The biggest complaint I hear about Android Lollipop is the fact that the new Priority Mode notification system has effectively killed off "Silent Mode." Sure, you can still put your phone on vibrate, but that's not truly silent. Selecting "None" as your notification mode isn't a perfect solution either, since no notification icons will be shown in your status bar and your alarm will not go off in the morning.
Fixing these quirks was the main goal when the development team at Great Bytes Software started work on their latest project. The end result is an app that will not only bring Silent Mode back to Lollipop devices, but will also give you an expandable volume panel with native Heads Up functionality.
The app that will bring back Silent Mode and give you an expandable volume panel is called SoundHUD. A free 14-day trial version is available on the Google Play Store, so search it by name to get it installed or head directly to the install page here.
If you decide you'd like to keep SoundHUD installed past the 14-day trial period, an in-app purchase of $1.49 will be needed.
When you first launch SoundHUD, the app will ask you to enable its Accessibility plugin. Tap "Open settings" on this message, then select the SoundHUD entry on the following menu.
From here, toggle the switch at the top of the screen to "On," then press "OK" on the popup.
At this point, the new SoundHUD volume panel will already be active—simply press one of your volume buttons to bring it up. But if you'd like to customize this interface a bit further, go ahead and open the SoundHUD app again.
From the main menu, tap "Customize Volume Panel" to see the theming options that are available.
From here, you can adjust the volume panel's coloring and timeout period if you'd like, but tap "Style" to see more options. In addition to the default style of "Expandable," you can also set your volume panel to overlay only your status bar.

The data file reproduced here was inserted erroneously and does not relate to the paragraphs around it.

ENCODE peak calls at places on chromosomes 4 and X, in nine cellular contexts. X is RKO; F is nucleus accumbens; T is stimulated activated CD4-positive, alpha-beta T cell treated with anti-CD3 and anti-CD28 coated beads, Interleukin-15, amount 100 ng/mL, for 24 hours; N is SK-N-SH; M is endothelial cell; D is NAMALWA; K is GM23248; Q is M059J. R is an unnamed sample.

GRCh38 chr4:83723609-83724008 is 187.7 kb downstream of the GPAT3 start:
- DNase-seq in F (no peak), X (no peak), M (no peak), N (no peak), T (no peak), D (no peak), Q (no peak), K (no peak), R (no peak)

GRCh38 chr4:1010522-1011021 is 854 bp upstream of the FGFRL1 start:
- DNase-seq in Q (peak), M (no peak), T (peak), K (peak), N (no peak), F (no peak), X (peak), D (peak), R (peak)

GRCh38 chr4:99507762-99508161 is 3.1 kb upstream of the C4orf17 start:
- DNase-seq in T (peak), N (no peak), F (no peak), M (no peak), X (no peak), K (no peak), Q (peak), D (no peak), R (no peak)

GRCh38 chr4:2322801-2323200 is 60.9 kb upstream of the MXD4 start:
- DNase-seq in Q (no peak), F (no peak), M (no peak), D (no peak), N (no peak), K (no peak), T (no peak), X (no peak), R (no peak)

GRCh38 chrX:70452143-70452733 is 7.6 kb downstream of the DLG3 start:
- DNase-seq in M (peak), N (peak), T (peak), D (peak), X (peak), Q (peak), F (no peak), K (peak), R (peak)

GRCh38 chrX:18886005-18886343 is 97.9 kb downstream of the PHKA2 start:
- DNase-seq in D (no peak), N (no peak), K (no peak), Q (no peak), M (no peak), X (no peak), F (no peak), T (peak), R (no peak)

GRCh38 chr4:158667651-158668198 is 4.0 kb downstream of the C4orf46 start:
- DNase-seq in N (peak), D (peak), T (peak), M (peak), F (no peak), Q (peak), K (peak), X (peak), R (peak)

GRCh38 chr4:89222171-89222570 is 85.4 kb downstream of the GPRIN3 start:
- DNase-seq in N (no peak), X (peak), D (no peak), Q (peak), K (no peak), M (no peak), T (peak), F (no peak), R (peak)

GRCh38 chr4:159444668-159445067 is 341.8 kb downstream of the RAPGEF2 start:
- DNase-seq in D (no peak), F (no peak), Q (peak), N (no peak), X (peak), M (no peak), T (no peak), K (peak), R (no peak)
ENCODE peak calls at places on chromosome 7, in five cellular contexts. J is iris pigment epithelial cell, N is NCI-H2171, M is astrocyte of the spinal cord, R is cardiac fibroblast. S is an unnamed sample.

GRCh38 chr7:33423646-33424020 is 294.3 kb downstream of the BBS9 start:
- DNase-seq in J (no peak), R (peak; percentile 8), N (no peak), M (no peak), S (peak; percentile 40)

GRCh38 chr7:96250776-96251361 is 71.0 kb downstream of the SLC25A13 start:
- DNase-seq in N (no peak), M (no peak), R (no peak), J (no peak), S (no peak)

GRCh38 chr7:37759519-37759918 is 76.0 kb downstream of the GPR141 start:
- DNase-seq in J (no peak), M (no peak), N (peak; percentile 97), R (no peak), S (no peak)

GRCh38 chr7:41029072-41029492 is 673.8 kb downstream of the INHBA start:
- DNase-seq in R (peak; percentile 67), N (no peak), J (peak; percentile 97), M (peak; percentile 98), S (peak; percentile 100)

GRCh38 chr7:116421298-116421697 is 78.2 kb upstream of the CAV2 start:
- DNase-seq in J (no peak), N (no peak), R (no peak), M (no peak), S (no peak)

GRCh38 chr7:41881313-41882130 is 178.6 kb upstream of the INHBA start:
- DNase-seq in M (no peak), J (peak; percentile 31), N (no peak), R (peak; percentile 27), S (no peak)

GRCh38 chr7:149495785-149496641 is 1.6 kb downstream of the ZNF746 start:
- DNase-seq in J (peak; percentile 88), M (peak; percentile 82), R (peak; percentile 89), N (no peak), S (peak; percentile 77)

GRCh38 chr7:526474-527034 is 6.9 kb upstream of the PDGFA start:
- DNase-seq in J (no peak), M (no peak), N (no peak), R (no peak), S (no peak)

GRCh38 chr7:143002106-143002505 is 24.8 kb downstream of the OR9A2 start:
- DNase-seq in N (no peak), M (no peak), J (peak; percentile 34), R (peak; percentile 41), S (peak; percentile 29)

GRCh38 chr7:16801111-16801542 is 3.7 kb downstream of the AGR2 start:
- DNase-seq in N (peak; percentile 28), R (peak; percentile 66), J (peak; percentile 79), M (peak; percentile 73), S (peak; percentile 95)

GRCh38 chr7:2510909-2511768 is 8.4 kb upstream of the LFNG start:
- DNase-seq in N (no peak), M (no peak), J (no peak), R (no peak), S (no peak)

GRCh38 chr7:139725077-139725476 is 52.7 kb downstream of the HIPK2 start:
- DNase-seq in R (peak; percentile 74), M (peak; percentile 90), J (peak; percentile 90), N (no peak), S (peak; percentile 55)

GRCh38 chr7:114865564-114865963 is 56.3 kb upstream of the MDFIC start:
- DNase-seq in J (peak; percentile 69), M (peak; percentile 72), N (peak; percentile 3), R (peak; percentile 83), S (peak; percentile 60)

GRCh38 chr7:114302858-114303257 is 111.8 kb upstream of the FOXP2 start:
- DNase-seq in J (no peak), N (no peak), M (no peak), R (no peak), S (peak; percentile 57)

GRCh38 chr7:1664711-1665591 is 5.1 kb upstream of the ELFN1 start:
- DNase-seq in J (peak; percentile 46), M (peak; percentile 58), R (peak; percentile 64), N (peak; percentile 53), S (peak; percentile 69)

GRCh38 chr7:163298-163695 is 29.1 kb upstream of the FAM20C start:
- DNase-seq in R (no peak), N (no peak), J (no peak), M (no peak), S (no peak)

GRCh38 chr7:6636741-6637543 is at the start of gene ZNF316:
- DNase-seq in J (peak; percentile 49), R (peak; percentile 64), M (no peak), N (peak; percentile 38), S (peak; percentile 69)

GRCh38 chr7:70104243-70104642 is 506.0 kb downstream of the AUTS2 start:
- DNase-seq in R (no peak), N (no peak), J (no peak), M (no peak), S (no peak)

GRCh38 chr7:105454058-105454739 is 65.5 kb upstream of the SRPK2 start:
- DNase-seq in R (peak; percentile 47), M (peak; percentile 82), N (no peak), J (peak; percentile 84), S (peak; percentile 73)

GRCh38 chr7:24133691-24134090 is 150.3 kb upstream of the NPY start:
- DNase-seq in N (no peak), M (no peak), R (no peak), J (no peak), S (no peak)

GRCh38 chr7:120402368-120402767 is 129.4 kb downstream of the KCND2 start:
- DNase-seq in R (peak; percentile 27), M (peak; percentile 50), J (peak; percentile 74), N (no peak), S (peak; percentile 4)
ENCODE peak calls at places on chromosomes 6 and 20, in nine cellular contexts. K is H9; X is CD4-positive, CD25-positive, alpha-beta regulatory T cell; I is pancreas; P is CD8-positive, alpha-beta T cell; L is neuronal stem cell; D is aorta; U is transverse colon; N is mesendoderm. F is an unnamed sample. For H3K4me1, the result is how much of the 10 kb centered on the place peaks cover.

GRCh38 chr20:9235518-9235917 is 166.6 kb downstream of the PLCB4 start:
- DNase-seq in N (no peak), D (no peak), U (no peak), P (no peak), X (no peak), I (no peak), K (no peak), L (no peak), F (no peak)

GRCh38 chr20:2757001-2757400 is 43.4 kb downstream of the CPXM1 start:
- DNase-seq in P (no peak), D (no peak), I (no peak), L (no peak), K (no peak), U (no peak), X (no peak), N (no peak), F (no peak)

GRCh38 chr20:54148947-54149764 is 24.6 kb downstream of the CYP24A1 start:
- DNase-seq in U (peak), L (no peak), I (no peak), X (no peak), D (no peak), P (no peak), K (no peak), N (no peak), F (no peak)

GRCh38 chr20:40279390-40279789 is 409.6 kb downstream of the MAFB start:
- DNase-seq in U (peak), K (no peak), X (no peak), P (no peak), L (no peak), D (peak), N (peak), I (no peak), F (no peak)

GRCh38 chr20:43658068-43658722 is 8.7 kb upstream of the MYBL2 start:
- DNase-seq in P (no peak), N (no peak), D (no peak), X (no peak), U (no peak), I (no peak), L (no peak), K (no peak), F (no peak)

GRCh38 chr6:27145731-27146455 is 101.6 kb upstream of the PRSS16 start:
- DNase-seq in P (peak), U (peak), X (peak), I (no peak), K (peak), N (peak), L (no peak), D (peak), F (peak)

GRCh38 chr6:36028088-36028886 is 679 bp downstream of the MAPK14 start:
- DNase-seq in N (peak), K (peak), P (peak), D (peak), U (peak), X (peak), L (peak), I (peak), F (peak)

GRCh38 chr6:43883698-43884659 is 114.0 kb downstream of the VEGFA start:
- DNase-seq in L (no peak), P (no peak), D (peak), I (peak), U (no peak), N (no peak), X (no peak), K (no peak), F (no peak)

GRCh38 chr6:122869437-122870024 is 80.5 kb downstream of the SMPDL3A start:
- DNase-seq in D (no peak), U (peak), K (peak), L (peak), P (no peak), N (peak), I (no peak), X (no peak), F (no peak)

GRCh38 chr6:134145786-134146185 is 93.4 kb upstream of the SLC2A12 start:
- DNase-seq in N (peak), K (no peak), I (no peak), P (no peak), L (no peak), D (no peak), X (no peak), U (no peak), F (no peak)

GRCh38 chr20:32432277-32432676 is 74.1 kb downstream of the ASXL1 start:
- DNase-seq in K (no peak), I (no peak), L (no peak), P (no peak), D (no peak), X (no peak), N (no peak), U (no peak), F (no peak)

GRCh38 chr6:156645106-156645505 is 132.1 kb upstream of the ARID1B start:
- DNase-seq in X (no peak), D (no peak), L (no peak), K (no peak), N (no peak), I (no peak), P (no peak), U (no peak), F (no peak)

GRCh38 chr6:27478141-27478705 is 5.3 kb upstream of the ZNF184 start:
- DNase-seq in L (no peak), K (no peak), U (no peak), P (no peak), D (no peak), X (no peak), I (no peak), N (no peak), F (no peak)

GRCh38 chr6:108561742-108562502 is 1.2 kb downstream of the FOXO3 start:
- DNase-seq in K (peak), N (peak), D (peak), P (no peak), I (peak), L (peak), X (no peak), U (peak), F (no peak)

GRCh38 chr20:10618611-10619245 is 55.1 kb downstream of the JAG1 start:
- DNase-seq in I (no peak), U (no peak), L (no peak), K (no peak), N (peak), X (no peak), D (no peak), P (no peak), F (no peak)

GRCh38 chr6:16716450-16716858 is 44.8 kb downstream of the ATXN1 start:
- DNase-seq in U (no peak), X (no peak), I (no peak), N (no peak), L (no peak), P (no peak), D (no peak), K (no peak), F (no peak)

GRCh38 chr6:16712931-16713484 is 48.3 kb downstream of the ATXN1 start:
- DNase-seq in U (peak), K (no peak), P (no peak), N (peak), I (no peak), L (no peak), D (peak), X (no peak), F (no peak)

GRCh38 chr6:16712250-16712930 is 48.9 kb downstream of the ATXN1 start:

Under the "Audio and media" category, you can set apps to launch when you long-press the volume buttons, and you can mute the volume adjustment sound or lock volume control to one playback type.
Finally, under "Advanced," there's an option for blacklisting apps so that the volume panel won't come up when you press your volume buttons. This would come in handy if you use your volume buttons as a shutter button in your camera app, for instance.
With everything set up, you're ready to check out the new volume panel. It looks and functions exactly like the stock volume panel, with the exception of a small down arrow on the right. This button allows you to expand the volume panel to control other playback levels like media and alarms.
When you're ready to put your phone in silent mode, lower the volume all the way. Like stock, this will put the phone on vibrate. But unlike stock, pressing the volume down button again at this point will mute the ringer and disable vibration. A true "Silent Mode" on Lollipop, finally.
Which of the two main features have improved your Lollipop experience more—Silent Mode or the expandable volume panel? Let us know in the comment section below, or drop us a line on Facebook, Google+, or Twitter.
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